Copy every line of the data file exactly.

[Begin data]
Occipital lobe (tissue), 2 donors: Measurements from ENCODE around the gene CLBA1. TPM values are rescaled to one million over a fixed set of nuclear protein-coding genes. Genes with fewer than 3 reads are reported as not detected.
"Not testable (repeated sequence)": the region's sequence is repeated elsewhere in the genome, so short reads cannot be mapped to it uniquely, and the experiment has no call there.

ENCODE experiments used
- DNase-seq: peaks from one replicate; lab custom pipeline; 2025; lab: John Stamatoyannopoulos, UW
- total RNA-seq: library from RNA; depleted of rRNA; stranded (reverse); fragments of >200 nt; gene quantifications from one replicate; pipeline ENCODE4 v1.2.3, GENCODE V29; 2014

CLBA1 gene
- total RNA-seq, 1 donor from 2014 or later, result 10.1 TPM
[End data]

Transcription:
Occipital lobe (tissue), 2 donors: Measurements from ENCODE around the gene CLBA1. TPM values are rescaled to one million over a fixed set of nuclear protein-coding genes. Genes with fewer than 3 reads are reported as not detected.
"Not testable (repeated sequence)": the region's sequence is repeated elsewhere in the genome, so short reads cannot be mapped to it uniquely, and the experiment has no call there.

ENCODE experiments used
- DNase-seq: peaks from one replicate; lab custom pipeline; 2025; lab: John Stamatoyannopoulos, UW
- total RNA-seq: library from RNA; depleted of rRNA; stranded (reverse); fragments of >200 nt; gene quantifications from one replicate; pipeline ENCODE4 v1.2.3, GENCODE V29; 2014

CLBA1 gene
- total RNA-seq, 1 donor from 2014 or later, result 10.1 TPM